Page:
Risk/Return Ratio

Once we have selected assets based on our risk profile, it’s time to build our investment portfolio. To do this, we must establish different combinations and calculate the risk/return ratio of each of these combinations. That is, optimize our portfolio.

Virtual Portfolio | What is it?

What is a virtual portfolio? It’s the portfolio on your demo trading account. A virtual trading account is almost the same as a real trading platform, but consists of virtual currency and a virtual portfolio of different instruments and virtual stocks. It’s called a virtual portfolio because you aren’t actually investing in real shares.

Virtual Portfolio | Why use it?

A virtual portfolio makes it easier for the trader to establish the four steps that we have indicated in the previous section more easily, since it allows simulations of investments without the need to risk real money. 

Virtual portfolio shares can mirror real portfolio shares. This means that with a virtual stock exchange portfolio, you can trade in the same way with the same instruments and with the same charts and other information as you would with a real account. 

The best virtual portfolio allows beginning traders to learn to speculate without risk. Trading in a virtual environment can be very useful for those who have little or no trading experience. 

Let’s look at the advantages and disadvantages of a virtual portfolio, in detail.


The main advantage of a virtual portfolio is that it serves as an educational tool to get started in the world of trading. If you don’t have the proper training, you could lose money if you jump directly into opening a real investment account.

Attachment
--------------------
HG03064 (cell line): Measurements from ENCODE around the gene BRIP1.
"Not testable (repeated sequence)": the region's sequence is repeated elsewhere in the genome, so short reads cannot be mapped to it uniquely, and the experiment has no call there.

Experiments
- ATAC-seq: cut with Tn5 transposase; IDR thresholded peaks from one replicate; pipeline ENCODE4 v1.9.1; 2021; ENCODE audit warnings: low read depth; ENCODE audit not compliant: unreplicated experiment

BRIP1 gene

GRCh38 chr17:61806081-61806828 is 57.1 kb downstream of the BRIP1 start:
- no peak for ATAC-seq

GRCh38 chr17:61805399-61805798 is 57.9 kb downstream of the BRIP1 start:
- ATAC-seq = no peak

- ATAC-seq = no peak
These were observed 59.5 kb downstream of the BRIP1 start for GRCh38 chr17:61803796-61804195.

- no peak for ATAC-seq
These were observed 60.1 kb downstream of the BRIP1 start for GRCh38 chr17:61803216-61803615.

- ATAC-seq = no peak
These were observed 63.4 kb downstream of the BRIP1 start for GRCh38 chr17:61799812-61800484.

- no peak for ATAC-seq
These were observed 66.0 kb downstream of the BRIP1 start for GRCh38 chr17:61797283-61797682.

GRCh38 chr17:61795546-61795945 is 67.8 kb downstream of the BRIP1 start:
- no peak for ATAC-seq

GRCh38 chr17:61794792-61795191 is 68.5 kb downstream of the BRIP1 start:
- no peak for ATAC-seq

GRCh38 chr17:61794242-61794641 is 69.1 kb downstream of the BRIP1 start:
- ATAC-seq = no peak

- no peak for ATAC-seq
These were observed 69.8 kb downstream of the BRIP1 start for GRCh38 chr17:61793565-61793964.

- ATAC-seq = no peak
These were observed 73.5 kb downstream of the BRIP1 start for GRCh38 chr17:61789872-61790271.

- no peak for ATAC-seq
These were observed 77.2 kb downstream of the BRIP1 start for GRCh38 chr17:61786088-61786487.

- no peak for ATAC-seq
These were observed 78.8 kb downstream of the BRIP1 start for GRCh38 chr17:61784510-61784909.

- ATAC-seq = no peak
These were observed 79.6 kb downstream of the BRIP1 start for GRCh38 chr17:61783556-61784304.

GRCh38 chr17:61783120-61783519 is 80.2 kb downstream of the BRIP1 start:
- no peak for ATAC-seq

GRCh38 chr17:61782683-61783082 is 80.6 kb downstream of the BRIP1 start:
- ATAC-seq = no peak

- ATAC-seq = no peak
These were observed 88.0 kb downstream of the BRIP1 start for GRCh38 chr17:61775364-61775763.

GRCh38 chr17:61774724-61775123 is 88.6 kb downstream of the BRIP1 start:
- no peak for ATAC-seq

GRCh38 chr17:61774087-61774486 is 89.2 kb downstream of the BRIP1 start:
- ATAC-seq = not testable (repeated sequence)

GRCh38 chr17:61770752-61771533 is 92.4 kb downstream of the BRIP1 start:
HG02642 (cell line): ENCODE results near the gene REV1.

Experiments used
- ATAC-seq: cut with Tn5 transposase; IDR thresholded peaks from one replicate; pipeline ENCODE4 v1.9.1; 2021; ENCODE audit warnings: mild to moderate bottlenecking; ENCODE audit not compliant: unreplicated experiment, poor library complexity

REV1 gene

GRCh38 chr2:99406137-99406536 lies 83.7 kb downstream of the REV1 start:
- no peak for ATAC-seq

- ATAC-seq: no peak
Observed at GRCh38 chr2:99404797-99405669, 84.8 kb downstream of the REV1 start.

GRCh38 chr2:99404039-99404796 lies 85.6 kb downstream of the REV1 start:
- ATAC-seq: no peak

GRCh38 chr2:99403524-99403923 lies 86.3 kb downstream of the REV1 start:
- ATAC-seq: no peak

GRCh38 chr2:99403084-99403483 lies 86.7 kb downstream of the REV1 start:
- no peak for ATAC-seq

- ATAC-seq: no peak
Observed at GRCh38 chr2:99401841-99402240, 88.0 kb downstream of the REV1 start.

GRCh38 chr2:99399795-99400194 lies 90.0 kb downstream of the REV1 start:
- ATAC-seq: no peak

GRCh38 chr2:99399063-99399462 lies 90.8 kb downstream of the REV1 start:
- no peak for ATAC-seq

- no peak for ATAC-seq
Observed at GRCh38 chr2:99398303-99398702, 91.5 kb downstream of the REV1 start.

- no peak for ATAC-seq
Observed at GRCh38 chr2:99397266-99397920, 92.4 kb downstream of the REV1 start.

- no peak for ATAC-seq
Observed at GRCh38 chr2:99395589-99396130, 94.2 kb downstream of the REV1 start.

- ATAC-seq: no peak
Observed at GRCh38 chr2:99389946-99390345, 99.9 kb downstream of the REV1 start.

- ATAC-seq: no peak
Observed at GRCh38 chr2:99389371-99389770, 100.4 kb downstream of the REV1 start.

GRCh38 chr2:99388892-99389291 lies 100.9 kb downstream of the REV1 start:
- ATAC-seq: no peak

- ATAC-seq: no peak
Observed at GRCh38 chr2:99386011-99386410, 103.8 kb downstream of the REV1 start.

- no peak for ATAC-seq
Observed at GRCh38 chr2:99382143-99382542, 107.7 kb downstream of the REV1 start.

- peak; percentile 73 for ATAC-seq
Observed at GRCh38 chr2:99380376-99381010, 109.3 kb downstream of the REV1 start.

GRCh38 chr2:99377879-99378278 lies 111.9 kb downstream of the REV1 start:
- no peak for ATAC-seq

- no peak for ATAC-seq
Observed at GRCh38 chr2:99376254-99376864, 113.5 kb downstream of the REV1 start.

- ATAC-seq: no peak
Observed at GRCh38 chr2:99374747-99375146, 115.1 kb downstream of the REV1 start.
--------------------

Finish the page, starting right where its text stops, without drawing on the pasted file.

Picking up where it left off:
Another advantage of a virtual portfolio is that it offers real market conditions, with real-time quotes, and is, therefore, very useful for making simulations as close to reality as possible.

It facilitates the acquisition of knowledge and habits, familiarizes ourselves with trading and market conditions, test strategies, techniques and tools.

Admirals offers the possibility of creating a virtual portfolio through a free demo account. Here you can also practice your trading with virtual funds, under real and live market conditions, without putting any of your capital at risk. For more information, please click below:

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The main disadvantage of the virtual portfolio is that when you operate with it, your emotions aren’t the same as when you invest with real money. Controlling emotions is one of the keys to trading. They can tip the balance towards losses if they lead to impulsive and irrational decisions.

When you operate with a virtual wallet in a virtual portfolio, you risk more of your account balance because you know that you’re not going to lose real money. It’s advisable to use it to practice alone and move to a real account as soon as possible, and starting with small amounts of money.

Virtual Portfolio | Diversifying

Any investment portfolio, whether real or virtual, should be diversified. What does this mean? It shouldn’t be composed only of correlated assets.

For example, imagine that in 2008, we had a portfolio made up solely of US stocks. We would most likely have suffered large losses from the downturn in markets following the failure of Lehman Brothers in September of that year. However, if in that portfolio we had also included other assets such as gold or defensive stocks from other countries, we might have offset the losses or, at least, we would have minimized them.

A diversified virtual portfolio can be made up of:

  • Stocks from different geographical areas. It is best to choose a combination of cyclical companies (related to economic growth) and defensive companies (they operate outside of economic cycles).
  • Exchange Traded Funds (ETF). Funds that encompass a wide range of assets but are listed as a single listed share.
  • Bonds. These fixed income assets guarantee long-term income. They are low risk and low return.
  • Raw Materials. Like gold, oil or agricultural products.

Another way to diversify is to use Contracts for Difference (CFDs) so that we can hedge our positions and also trade on the value of shares without actually owning shares in a specific company.